There’s no shortage of books by, and about, Americans living in Paris. Yet the new title by acclaimed author and Colby College alum Rosecrans Baldwin adds a smart, contemporary voice to the genre. Baldwin’s year-and-a-half stay in Paris yielded a bumper crop of tales and truths that make for a winning memoir.

“Paris, I Love You But You’re Bringing Me Down” is a blend of portrait and caricature, where the City of Light is hardly the lone target. Baldwin casts a witty eye on all things French, not least of which is his own fixation, from the age of 10, with the nation’s capital. “For a long time,” he says, “I’d thought Paris had the world’s best everything.”

Fast forward a couple of decades, and the author, now 36, grown up and married, has lived the expatriate dream both for better and worse.

The story begins with a plum job offer from a friend, Pierre, whose Paris ad agency needs a “creatif,” a copywriter who can attend meetings in French yet write ads in English for a global clientele. In theory, Baldwin, then a budding novelist, is a plausible candidate; in fact, however, his French, at least initially, proves better suited to the accidental comedy that would become his daily life.

Gaffes and miscues seem to trail him. In one scene, where he has just spilled water on the front of a colleague’s suit pants, his apology is more egregious than the original offense. Later, in a wincingly funny exchange, he discovers that his French is so bad that it inadvertently produced racial slurs.

“Each day, I brainstormed, I presented, I butchered the French language bloody,” he says. “It was petrifying.”

Nor were his errors confined to the language. French office culture holds its own mysteries — imponderable at times — to all but natives. When and whom to greet with “bises” (kisses), for instance, would remain puzzling throughout his time in Paris. All the while, he noted that people in the act looked purposely bored and detached.

“September found me frequently biseing inappropriately,” he says. “Gradually, I learned to bise in the local mode. There weren’t any guidelines, just intuition. It required months of calibration.”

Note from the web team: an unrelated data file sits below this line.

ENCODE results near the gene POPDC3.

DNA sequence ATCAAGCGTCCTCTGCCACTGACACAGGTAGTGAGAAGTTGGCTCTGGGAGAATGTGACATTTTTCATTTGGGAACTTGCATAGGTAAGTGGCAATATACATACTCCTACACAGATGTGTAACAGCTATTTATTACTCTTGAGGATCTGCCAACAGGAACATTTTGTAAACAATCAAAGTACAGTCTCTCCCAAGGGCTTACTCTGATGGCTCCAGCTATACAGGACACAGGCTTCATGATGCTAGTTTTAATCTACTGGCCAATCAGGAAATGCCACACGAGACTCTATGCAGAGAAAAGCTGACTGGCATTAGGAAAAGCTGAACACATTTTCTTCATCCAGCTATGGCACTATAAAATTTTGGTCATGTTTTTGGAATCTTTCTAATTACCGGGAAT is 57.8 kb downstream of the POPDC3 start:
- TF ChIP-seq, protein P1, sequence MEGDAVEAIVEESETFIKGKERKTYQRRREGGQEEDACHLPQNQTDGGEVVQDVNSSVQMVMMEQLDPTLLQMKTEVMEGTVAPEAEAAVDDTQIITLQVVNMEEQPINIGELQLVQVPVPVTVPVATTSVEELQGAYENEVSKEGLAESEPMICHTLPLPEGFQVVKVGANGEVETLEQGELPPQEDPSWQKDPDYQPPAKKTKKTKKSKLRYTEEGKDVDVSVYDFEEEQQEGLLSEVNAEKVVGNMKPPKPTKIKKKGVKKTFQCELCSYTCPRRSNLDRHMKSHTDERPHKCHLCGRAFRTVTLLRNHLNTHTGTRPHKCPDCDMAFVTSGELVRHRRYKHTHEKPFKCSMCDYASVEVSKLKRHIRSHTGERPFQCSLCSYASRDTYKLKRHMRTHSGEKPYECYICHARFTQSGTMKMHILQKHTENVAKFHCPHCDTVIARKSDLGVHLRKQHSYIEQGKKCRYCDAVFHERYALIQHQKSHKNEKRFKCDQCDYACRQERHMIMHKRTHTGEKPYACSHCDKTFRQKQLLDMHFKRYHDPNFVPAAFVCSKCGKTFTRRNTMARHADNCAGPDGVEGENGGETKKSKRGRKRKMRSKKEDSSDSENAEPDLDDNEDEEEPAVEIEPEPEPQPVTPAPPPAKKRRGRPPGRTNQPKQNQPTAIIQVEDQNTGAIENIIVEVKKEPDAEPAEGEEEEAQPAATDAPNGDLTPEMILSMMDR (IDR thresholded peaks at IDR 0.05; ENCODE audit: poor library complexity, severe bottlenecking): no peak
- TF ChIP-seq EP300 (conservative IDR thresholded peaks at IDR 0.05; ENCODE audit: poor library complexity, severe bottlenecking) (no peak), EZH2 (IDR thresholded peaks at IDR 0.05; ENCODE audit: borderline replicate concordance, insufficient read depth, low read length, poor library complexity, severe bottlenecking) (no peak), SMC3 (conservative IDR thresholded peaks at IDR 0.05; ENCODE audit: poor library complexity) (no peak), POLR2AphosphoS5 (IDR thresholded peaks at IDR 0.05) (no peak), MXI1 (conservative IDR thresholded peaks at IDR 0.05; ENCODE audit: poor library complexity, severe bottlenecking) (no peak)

The book moves easily between the personal and the political, from the realities of Paris, 2007 — with its union workers on strike, bikes and mopeds zipping madly around town, and George Clooney hawking Omega watches from posters everywhere — to the customs of daily living.

For the author and his wife, life in Paris is a mixed bag of romance and red tape, a jumble of contradictions not unlike the city itself. Living on the Right Bank, they’re an easy walk to many of the nation’s fabled spots, and yet, their apartment is a virtual construction site with renovation noise on all sides.

At dinner parties they attend, people debate the city’s pros and cons — its iconic beauty versus the insularity, tourism and high cost of everything. Meanwhile, a culture bent on rules and protocols churns out voluminous paperwork, from which Baldwin is not exempt.

When his wife, Rachel, joins a Paris gym, filling out an application proves to be just the preamble. She has to supply two photos, copies of her passport, a recent bill and apartment lease, residency application and a notarized document proving that she has health insurance.

Baldwin serves up a potpourri of treats, among them the sort of one-liners that travel memoirs tend to spawn. He describes seduction in Paris as “the base syrup of most exchanges, business or otherwise.”

Of Parisians falling in love, he says, “They respected love like they did beauty: among life’s highest states.”

“Bureaucracy,” he notes, is “France’s first sport.”

Baldwin richly conveys the mix of dislocation, triumph and homesickness that often accompanies expatriate life. Along the way, we meet a cast of characters, two of whom — the author’s co-worker, Bruno, the quintessential Parisian, and Rachel’s American friend, Lindsey — animate their every scene. And the book’s subplot, about the novel-in-progress that Baldwin stealthily re-writes in Paris, has a jubilant finale.

As he prepares to leave France, Baldwin tries to name the syndrome whereby one is actually in Paris and missing it at the same time. Readers may finish this book with a similar fondness.

 

Joan Silverman of Kennebunk writes op-eds, essays and book reviews for numerous publications.